# What's the intuition for the fact that $\mathscr{O}(-k)$ and $\mathscr{O}(k)$ are so different?

maybe this question makes no sense and I just cannot accept the fact that dual the line bundle is different from the respective line bundle itself. Since it looks like that manifolds are more intuitive than algebraic varieties, let's consider smooth complex compact manifolds.

Anyway, picking the most ordinary non-trivial line bundle over a complex manifold , namely the tautological line bundle, it's know that $$0 = H^0(\mathbb{P}^n, \mathscr{O}(-k)) \not\cong H^0(\mathbb{P^n}, \mathscr{O}(k)) =$$"homogeneous polynomials of degree $$k$$", because if both have non-trivial global sections then both must be trivial (because the manifold is compact). Another way of seeing this is by computing the cocyles of the respective bundles.

Is there an intuitive way of seeing why the above one and the dual of the above one are so different (by drawing or seeing where the glueing fails when trying to create a global section)?

Where does it fail when I try creating an isomorphism between some a line bundle and it's dual by picking fiberwise isomorphisms (as vector spaces of complex dimension $$1$$)?

If we just consider the smooth structure (without the holomorphic one),what happens to the global sections of both bundles in the above example? Where the fiberwise isomorphism fails to be a vector bundle (of rank $$2$$) isomorphism?

• The fiberwise isomorphism fails because there's no canonical way to identify $V$ with $V^*$.
– user27126
Commented Apr 8, 2014 at 3:45
• @Sanchez Actually there is Riesz isomorphism for spaces Hilbert spaces, so it must fail in smoothness or even continuity (don't know how to see this though). Commented Apr 8, 2014 at 3:48
• A vector bundle in the smooth category has a Riemannian metric, and that allows you to write down explicitly an isomorphism to the dual bundle. Commented Apr 8, 2014 at 4:48
• @user40276 Are you familiar with the understanding of line bundles in terms of divisors? If you are, then if you think about $\mathcal{O}(n)$ as $nH_0$ (where $H_0$ is the hyperplane $V(x_0)$) and $\mathcal{O}(-n)$ as $-nH_0$, then the global sections of $\mathcal{O}(n)$ are rational functions which must only have one possible pole, at $H_0$, and there the pole can be no worse than of order $n$. Global sections of $\mathcal{O}(-n)$ says that the global sections must have NO poles, and a zero of order at least $n$ at $H_0$. But, you can't have no poles if you have zeros, if you're non-zero. Commented Apr 8, 2014 at 4:54
• @user40276 So, morally if you think about bundles as being specifications of functions with "pole/zero" data, then it's clear why $\mathcal{O}(-k)$ and $\mathcal{O}(k)$ are different. The fact that the specification is $\text{div}(f)\geqslant -D$, for elements of $f\in K(X)$, says that if $-D$ is effective, then $D$ itself is specifying untenable global data. But, if $D$ is effective, there is no a priori unrealistic conditions being imposed on global sections. This also gives you an intuition about what is the difference between complex and real bundles. On real manifolds there aren't Commented Apr 8, 2014 at 4:56

Since I find some comments to the question a bit ambiguous, let me emphasize:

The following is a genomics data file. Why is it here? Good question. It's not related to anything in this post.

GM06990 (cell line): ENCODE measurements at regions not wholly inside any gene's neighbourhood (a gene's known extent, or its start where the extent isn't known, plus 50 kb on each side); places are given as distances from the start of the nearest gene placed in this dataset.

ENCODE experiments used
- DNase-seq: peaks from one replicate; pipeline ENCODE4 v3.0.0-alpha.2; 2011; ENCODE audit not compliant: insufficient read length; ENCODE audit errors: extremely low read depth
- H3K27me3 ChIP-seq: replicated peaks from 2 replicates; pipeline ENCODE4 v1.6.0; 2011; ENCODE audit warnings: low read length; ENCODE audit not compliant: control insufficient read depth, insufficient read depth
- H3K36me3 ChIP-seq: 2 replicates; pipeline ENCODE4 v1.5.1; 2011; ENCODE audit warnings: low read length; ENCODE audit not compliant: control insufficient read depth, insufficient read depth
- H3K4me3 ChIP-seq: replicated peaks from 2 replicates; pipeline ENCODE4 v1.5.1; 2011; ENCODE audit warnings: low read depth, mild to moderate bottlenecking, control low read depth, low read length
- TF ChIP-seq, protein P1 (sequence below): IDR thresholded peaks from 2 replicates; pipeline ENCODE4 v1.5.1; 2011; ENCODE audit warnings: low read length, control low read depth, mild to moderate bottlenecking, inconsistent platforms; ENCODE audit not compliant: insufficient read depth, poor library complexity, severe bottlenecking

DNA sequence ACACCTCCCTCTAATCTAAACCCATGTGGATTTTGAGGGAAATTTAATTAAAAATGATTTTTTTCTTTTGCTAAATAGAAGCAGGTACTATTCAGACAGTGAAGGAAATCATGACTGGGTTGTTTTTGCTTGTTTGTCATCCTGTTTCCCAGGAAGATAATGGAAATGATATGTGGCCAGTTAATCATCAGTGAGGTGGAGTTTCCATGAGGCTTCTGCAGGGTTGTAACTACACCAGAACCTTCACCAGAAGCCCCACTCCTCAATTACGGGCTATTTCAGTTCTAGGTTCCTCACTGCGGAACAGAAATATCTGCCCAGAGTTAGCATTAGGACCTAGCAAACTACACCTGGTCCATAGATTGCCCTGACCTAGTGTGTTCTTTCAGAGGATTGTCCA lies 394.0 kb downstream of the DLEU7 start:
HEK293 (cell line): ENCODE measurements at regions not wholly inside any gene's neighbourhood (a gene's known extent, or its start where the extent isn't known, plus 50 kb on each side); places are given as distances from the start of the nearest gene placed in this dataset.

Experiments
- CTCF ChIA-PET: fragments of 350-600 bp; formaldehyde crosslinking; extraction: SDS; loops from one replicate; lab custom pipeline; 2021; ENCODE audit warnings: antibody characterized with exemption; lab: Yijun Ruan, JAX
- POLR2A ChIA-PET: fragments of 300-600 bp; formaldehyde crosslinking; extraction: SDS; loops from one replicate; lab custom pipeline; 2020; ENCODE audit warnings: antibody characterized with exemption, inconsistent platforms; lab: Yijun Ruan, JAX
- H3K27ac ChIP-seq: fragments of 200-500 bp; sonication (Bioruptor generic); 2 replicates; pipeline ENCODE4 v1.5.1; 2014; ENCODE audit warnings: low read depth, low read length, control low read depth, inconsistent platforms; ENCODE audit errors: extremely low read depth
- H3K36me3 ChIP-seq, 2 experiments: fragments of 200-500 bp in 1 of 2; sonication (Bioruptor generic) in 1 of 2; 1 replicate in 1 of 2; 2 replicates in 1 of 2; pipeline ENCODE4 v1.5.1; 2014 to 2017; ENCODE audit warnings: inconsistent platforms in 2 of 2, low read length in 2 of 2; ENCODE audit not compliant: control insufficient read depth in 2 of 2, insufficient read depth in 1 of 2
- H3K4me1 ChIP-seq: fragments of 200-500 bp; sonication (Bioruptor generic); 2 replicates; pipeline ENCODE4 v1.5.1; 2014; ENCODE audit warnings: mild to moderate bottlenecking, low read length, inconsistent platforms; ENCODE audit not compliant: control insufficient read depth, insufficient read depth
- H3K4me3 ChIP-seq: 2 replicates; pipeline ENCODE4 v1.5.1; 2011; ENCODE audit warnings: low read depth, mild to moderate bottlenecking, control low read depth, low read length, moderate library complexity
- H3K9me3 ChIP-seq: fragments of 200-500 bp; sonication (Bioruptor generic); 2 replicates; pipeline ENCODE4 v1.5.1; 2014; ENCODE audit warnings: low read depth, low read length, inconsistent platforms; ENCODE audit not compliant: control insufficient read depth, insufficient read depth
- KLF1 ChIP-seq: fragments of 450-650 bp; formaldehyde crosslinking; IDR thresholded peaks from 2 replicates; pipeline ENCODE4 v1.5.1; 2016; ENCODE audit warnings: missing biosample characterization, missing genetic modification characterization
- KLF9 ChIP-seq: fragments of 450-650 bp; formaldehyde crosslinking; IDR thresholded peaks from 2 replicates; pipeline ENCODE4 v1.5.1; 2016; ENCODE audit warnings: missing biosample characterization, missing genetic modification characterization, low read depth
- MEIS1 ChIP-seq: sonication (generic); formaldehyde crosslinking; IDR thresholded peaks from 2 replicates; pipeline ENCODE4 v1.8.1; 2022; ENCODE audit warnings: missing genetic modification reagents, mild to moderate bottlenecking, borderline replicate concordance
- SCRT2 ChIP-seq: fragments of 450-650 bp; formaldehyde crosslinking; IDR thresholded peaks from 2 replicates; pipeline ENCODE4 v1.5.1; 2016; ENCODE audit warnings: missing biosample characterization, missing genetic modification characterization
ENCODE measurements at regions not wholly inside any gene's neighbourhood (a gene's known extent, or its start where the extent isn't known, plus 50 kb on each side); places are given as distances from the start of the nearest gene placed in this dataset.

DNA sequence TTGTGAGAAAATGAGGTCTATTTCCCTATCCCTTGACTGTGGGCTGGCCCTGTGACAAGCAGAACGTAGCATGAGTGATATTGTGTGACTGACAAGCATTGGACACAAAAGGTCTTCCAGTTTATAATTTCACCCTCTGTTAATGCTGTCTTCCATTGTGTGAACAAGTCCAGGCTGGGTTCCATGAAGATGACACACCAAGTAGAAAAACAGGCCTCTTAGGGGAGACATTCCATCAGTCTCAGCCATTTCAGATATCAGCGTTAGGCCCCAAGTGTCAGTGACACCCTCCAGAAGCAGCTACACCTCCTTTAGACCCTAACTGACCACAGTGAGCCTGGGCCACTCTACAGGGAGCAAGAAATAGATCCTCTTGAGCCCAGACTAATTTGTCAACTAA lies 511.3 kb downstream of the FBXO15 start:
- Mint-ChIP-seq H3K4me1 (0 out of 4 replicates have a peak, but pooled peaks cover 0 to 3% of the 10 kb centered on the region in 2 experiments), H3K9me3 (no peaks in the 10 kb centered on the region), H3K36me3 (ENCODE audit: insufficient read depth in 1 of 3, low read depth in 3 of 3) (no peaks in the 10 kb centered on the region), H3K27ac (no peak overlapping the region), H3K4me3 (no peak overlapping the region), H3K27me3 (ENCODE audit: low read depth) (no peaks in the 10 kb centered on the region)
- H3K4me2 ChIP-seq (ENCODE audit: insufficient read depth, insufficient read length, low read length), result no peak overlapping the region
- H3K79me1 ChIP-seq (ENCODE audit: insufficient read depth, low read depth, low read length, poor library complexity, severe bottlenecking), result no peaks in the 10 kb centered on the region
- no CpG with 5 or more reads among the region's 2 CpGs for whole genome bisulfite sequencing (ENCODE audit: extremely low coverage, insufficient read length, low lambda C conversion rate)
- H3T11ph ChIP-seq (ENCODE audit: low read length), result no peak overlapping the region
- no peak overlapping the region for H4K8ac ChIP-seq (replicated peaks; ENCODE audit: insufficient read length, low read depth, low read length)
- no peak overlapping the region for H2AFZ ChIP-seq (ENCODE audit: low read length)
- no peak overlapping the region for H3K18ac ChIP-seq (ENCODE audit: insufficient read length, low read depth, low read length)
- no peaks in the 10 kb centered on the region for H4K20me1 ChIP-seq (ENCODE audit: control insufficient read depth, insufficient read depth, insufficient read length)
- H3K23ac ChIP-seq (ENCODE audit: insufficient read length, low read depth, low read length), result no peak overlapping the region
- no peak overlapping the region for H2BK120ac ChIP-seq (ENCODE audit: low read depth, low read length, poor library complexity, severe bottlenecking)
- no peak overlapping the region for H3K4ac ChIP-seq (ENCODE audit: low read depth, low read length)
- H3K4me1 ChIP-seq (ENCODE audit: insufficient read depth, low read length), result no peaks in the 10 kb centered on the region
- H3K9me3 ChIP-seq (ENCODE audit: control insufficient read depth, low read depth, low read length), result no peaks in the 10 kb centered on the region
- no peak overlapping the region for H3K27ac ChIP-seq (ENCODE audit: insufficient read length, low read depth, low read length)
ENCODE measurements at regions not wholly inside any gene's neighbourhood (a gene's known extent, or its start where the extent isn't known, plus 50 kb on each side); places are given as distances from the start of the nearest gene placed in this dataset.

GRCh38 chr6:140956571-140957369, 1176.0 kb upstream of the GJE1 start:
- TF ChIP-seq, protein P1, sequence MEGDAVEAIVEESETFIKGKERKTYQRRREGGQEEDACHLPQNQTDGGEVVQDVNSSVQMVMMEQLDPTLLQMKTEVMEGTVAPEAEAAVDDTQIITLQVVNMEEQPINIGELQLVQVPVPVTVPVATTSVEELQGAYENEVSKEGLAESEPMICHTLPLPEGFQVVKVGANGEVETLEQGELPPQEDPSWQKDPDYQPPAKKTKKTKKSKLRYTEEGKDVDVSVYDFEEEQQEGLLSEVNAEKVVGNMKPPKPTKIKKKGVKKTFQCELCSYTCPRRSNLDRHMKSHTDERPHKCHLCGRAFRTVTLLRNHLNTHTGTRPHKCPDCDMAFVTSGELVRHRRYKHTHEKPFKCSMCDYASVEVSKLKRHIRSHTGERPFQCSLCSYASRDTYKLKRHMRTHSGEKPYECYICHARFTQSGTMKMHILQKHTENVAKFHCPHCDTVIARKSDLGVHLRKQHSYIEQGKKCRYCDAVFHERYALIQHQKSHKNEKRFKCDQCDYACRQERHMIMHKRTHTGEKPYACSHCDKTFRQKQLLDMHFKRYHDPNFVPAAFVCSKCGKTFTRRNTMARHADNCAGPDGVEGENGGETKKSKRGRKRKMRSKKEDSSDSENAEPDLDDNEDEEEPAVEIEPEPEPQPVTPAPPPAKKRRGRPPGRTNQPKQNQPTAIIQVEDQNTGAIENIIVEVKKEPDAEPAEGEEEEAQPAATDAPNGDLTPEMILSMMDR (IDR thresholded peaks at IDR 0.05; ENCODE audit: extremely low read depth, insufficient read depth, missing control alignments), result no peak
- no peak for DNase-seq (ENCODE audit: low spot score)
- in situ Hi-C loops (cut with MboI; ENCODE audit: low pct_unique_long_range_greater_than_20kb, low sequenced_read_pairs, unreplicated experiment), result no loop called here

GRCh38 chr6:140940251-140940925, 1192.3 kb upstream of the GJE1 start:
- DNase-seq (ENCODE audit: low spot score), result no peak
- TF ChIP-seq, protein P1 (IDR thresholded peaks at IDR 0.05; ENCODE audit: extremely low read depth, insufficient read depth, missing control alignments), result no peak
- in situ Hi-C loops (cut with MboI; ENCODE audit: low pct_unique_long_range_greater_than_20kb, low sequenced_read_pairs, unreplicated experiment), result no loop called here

For $k\gt0$ the line bundles $\mathcal O(k)$ and $\mathcal O(-k)$ are not isomorphic in the $C^0$-category and thus a fortiori not isomorphic in the $C^\infty$-category.

In other words, the non-isomorphism you are asking about has nothing to do with algebraic geometry and can already been read on the underlying topological manifold and underlying topological bundles.
The most convincing proof is through the use of the first Chern classes:$$c_1(\mathcal O(k))=k\neq c_1(\mathcal O(-k))=-k\in H^2(\mathbb P^n(\mathbb C),\mathbb C)=\mathbb C$$ Beware that if a real line bundle has a riemannian metric, then it is isomorphic to its dual but if a complex line bundle $E$ has a hermitian metric (which is the case for $E=\mathcal O(k)$) you can only say that its dual $E^\ast$ is isomorphic to its conjugate bundle $\overline E$, but not to $E$ itself.

Bibliography
By far the best resource for these results is Milnor-Stasheff's justly celebrated Characteristic Classes, especially §§ 13, 14.

• Georges, while your answer is certainly 100% correct content wise, I disagree that the original question has absolute nothing to do with algebraic geometry. While it is certainly true that the Chern classes tell the bundles apart, it is hard to understand intuitively what the difference in Chern classes (beyond "they have different orientation twisting") tells us. It's a kind of technical fact which is, as hard, if not harder, to reconcile than the global sections argument. I do think that understanding why the bundles are specifying different pole data, and so shouldn't be the same, is more Commented Apr 8, 2014 at 7:31
• intuitive, despite using ideas (algebraic/complex geometry) which are, technically, unneeded. Regardless, this is a good answer, clarifying some of the ambiguous comments (including mine!) about the differences between the real and complex cases. +1! Commented Apr 8, 2014 at 7:32
• Dear @Alex, yes, you are right: the statement that this non-isomorphism has nothing to do with algebraic geometry is a bit of an overstatement. I just wanted to emphasize that the non-isomorphism already exists at the topological level and is not due to some strange definition/convention invented by weird algebraic geometers :-) Anyway, thanks for your attention and your interesting comment. Commented Apr 8, 2014 at 7:52
• They are a wily bunch. Thank heavens we have the non-algebraic geometers like you to safeguard us from their devissage and their pro-etale sites. :) Commented Apr 8, 2014 at 7:54
• Dear @Alex: yes, be very afraid of their wily schemes... Commented Apr 8, 2014 at 9:12